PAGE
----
Texas State Scientist on Rabies Eradication, Campus Reopening, and AMR


Dr. Rodney E. Rohde, clinical laboratory scientist, discusses campus reopening as well as his work on rabies eradication.

Segment Description: Learn how campus reopenings are going at Texas State University, the surprising health burden of rabies globally, and more.

Dr. Rodney E. Rohde, PhD, MS, SV/SM/MB(ASCP)CM received his Bachelor of Science (microbiology) and Masters (Biology, emphasis in virology) degrees from Southwest Texas State University (now Texas State University). Dr. Rohde received his PhD in Education in 2010 (Adult Professional Community Education) with a focus on Methicillin Resistant Staphylococcus aureus (MRSA).

Dr. Rohde is the Program Chair for the CLS Program, and holds the rank of Professor in the College of Health Professions. He also serves as Associate Dean for Research for the College of Health Professions. Dr. Rohde is also a clinical assistant professor (joint appointment) at Texas Tech University Health Sciences Center, School of Allied Health Sciences, Department of Laboratory Sciences & Primary Care, Clinical Laboratory Science Program. Additionally, Dr. Rohde continues to enjoy being an adjunct associate professor of biology in the nursing program for Austin Community College. He holds certifications as a Specialist in Virology, Specialist in Microbiology, and Molecular Biologist from the American Society for Clinical Pathology.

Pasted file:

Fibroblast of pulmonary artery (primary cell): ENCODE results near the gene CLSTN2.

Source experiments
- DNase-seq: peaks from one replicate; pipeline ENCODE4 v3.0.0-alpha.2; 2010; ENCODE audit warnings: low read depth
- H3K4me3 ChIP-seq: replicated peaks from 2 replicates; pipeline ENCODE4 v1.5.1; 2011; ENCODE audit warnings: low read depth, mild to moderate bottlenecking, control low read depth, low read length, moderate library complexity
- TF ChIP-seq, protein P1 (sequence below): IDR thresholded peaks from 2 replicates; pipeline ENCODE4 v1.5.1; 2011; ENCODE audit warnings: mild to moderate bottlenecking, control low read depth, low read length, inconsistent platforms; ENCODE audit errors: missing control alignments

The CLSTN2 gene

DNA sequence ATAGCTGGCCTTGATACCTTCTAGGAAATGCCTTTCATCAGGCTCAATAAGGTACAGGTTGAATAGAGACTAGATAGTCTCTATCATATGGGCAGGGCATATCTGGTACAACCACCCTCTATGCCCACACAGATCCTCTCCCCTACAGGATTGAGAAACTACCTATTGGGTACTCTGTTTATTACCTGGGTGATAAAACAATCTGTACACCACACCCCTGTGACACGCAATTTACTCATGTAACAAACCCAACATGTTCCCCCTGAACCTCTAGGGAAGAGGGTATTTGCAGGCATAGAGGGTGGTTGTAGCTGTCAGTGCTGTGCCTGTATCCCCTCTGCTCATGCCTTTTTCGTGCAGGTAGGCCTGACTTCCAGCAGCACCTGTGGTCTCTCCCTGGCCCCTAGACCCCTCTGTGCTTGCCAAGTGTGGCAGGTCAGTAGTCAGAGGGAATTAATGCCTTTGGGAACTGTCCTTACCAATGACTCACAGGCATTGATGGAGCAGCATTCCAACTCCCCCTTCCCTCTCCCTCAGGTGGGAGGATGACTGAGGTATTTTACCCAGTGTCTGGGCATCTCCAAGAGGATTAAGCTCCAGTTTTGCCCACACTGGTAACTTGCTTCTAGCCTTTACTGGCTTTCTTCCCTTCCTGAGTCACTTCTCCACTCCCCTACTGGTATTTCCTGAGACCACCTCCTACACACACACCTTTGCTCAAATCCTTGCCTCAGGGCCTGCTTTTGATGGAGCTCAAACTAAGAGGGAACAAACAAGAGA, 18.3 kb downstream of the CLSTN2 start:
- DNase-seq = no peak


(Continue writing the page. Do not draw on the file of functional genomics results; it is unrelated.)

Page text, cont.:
Rodney spent a decade as a public health microbiologist and molecular epidemiologist with the Texas Department of State Health Services Bureau of Laboratories and Zoonosis Control Division prior to his academic career. His research interests are very diverse but focus on adult education and public health microbiology, specifically with respect to rabies virology, oral rabies wildlife vaccination, antibiotic resistant bacteria, and molecular diagnostics/biotechnology. He has published numerous articles and has received a variety of grant support for his research. Dr. Rohde is a member in the prestigious Alpha Mu Tau Fraternity (AMTF) and was named a CLS Distinguished Author, along with his colleagues, in 2013. He received the 2007 ASCLS Scientific Research Award and again in 2014 for his work with MRSA and rabies, respectively.

[Bio Courtesy of Texas State University]

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